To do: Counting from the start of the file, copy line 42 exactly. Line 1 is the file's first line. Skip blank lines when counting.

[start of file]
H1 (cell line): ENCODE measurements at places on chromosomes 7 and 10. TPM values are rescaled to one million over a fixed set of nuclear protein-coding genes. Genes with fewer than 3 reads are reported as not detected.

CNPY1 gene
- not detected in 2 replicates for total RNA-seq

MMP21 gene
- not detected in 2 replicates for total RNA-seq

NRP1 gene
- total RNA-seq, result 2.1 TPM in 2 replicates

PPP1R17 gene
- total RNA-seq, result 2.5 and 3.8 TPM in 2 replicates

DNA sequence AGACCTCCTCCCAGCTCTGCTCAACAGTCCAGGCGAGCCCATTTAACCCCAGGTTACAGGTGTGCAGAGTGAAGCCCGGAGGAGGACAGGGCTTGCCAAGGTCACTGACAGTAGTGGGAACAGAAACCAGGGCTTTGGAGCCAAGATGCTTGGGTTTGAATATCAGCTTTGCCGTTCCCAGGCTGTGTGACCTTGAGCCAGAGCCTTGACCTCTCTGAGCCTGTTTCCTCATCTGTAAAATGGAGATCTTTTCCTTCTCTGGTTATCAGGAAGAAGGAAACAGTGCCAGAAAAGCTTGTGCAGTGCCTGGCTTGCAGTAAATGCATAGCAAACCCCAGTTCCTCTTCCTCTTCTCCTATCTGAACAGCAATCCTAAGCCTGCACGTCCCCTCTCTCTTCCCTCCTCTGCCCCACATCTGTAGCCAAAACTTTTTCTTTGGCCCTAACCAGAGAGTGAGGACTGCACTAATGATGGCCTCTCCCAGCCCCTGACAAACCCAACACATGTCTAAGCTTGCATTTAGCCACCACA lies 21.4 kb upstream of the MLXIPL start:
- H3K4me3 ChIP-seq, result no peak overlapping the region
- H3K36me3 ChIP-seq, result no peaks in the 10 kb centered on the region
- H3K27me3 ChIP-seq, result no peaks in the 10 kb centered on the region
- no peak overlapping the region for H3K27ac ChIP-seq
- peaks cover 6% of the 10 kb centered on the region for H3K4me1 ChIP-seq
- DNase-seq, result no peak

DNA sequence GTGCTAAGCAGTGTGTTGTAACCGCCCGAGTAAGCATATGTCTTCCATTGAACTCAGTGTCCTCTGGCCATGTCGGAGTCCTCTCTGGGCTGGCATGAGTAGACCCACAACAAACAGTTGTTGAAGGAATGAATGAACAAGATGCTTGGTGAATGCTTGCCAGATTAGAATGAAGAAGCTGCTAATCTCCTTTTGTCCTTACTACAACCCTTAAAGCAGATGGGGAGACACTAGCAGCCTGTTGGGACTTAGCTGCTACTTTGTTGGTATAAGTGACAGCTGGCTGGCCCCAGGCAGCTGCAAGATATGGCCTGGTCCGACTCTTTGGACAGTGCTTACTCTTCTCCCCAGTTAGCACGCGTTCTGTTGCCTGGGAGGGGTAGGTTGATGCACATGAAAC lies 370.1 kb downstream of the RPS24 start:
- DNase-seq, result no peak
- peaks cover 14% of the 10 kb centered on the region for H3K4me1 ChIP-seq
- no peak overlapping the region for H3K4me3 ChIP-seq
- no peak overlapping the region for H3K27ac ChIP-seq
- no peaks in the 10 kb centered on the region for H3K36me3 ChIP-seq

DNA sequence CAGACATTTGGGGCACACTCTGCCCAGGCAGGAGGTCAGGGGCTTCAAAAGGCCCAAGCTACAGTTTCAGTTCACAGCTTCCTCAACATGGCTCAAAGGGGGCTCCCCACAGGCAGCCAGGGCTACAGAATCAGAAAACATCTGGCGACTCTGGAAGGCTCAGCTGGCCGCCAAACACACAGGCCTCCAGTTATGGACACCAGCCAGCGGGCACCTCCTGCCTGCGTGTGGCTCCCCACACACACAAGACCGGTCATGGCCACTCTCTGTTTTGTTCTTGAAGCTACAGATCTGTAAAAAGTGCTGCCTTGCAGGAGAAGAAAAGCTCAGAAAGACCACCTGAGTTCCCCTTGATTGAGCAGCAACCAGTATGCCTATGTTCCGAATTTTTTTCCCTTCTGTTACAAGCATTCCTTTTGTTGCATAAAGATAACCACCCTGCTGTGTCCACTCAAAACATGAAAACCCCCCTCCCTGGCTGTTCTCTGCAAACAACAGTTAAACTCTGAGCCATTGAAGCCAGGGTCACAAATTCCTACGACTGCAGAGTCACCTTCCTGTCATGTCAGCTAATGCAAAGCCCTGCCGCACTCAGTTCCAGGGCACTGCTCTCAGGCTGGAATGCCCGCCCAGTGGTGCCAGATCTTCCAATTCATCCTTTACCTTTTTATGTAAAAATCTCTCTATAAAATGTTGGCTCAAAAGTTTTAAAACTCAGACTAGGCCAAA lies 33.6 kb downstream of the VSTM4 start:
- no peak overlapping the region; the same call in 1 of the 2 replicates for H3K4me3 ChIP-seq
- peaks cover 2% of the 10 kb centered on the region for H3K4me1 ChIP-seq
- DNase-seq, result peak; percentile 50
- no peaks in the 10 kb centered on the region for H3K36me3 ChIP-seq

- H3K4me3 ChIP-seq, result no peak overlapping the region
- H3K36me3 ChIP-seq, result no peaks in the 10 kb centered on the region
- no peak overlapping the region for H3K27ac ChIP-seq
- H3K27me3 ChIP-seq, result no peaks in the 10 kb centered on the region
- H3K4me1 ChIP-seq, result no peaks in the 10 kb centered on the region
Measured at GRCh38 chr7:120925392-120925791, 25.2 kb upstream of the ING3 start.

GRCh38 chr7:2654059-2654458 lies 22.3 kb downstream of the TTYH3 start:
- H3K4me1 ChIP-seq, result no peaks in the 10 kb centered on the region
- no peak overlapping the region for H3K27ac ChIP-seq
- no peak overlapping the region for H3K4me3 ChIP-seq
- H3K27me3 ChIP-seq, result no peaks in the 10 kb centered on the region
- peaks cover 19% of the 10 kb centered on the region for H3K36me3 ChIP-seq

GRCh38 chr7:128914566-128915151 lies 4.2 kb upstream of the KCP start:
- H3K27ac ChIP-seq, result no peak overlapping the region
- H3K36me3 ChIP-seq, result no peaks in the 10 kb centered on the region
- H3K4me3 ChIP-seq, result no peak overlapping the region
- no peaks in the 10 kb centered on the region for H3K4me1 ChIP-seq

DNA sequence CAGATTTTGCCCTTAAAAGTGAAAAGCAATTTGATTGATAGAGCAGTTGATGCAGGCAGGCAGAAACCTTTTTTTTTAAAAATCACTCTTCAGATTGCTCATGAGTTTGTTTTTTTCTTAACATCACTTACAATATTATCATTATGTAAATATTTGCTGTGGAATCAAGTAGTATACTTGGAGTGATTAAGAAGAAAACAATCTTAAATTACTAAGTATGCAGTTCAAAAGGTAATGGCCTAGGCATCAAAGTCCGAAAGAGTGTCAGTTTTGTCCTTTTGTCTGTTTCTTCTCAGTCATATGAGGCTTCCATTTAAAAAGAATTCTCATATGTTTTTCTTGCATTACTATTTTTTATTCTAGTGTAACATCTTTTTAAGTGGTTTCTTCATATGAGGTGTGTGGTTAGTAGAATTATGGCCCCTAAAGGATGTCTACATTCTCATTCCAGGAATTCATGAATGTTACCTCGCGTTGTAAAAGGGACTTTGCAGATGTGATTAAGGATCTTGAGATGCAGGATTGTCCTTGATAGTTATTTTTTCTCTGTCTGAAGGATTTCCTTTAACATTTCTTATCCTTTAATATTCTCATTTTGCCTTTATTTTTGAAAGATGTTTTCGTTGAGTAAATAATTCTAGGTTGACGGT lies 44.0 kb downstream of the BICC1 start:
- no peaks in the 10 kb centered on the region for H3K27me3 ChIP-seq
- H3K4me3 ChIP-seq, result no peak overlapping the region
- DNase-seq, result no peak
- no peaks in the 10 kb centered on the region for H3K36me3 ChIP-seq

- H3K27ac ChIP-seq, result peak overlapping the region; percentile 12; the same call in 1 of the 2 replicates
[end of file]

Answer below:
- H3K36me3 ChIP-seq, result no peaks in the 10 kb centered on the region